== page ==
The General Services Administration has accepted five employee-generated ideas that will save the agency approximately $5.5 million annually.
The proposals came from the Great Ideas Hunt, an initiative GSA launched in May to help develop cost saving initiatives. During a town hall meeting in July with information technology contractors, GSA acting Administrator Dan Tangherlini said employees had submitted more than 500 “meaty, consequential ideas.”
One of the ideas being adopted involved reviewing GSA’s newspaper and magazine subscriptions and canceling those belonging to employees no longer with the agency. GSA said this would save about $630,000 a year.
Additional ideas included creating an online system to track tenant satisfaction and replacing a paper system that cost $1.2 million annually. In a statement to The Washington Post, Jeffrey Sussman, a project manager with the Public Buildings Service, said going electronic would help tailor the survey to the needs of tenants.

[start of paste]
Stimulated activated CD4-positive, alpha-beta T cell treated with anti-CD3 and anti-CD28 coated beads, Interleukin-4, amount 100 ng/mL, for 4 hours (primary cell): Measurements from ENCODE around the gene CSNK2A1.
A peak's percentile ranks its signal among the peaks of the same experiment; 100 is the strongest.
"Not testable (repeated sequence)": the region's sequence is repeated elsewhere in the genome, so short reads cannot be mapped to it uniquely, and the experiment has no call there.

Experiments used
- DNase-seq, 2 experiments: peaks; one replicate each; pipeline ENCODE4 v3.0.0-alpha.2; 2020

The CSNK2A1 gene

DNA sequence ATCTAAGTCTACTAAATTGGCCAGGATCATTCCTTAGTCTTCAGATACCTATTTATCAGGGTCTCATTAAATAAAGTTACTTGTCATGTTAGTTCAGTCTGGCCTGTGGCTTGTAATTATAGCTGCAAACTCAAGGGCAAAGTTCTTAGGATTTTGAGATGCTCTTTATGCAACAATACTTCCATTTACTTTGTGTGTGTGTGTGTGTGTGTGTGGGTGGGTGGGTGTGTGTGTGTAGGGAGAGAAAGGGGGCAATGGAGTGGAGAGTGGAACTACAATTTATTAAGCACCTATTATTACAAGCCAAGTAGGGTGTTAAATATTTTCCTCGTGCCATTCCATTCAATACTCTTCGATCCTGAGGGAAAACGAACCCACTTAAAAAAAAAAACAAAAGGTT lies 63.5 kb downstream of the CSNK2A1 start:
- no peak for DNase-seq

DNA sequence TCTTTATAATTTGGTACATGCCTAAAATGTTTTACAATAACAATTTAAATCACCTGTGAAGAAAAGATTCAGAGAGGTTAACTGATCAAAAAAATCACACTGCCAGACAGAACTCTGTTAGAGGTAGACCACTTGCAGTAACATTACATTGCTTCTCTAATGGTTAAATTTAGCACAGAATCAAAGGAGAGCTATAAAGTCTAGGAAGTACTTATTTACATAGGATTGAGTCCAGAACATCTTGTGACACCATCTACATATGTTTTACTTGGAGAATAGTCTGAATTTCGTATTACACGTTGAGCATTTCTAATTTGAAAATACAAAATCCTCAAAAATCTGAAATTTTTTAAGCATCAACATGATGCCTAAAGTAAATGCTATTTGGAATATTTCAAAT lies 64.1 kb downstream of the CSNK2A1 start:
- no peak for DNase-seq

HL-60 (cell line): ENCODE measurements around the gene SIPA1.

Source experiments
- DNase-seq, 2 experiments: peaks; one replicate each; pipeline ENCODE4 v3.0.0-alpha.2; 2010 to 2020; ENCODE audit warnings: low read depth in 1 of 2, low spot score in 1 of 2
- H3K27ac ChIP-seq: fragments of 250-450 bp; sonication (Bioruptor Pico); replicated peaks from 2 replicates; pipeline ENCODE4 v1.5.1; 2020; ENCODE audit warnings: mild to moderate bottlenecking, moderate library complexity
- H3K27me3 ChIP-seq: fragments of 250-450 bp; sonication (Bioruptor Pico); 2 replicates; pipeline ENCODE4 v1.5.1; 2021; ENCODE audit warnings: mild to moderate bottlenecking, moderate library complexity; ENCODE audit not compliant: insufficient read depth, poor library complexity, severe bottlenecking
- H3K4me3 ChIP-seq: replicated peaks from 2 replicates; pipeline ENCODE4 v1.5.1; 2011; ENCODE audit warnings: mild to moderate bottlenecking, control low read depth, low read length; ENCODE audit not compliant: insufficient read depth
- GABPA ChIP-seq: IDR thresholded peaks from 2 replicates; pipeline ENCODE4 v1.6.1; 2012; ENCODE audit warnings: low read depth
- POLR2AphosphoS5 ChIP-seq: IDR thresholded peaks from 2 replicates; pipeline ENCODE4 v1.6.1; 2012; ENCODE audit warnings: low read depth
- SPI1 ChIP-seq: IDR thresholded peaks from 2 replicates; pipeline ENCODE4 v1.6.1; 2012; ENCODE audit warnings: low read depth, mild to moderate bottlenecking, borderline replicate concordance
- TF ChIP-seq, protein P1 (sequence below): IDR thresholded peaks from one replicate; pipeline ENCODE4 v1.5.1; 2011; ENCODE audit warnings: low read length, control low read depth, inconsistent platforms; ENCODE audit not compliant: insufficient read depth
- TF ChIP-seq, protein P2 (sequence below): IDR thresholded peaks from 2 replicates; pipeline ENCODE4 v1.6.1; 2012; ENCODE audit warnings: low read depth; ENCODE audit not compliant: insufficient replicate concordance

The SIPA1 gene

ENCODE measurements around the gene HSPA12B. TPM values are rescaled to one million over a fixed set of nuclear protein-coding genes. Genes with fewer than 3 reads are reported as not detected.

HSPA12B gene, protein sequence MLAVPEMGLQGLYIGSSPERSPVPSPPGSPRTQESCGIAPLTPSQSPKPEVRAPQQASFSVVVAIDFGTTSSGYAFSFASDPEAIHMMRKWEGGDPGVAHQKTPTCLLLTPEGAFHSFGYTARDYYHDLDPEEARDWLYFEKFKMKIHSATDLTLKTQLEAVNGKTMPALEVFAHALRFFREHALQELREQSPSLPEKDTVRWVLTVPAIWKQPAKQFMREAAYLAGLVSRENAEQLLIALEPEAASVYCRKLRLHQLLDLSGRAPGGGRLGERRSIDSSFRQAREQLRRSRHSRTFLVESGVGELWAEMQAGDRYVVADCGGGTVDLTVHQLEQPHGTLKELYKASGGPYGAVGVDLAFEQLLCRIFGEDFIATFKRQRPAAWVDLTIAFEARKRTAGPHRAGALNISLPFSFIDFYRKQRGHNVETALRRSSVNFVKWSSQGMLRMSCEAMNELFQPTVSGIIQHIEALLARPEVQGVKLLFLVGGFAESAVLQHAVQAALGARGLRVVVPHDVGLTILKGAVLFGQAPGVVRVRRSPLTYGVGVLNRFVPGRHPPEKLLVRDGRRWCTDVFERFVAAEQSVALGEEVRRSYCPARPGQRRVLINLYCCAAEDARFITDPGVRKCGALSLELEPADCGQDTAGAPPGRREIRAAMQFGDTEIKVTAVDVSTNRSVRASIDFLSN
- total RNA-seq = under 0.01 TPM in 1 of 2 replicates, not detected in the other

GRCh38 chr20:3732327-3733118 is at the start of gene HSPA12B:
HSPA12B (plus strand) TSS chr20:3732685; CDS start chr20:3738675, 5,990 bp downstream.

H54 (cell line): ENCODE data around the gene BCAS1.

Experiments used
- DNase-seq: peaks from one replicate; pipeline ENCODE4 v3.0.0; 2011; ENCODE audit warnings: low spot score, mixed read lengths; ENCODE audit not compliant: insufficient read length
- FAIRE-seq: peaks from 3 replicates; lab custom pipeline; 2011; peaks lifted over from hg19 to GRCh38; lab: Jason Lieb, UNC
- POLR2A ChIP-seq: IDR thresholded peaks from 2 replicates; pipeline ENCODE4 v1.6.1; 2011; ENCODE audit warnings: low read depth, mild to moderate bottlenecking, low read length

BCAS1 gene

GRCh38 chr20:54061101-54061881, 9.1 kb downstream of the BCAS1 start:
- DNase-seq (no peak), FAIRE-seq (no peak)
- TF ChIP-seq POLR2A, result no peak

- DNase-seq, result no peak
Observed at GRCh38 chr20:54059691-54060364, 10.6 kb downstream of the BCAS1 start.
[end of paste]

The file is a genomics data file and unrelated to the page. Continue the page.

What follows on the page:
GSA also will use a free survey the Office of Personnel Management developed to judge employee satisfaction, rather than hire an outside firm. The switch is expected to save the agency $1 million a year. In addition, GSA will set printers to default to double-sided printing to save $2.7 million in paper costs, a change that will be implemented governmentwide, according to the Post.
Tangherlini told the Post that the ideas were meant to show the agency’s commitment to saving money.
“We wanted to send a strong message that everyone in GSA is responsible for and plays a critical role in reforming and improving the agency,” he said.
The Post said the agency was looking to implement 40 more ideas, and also launch a permanent website to accept employee money-saving suggestions.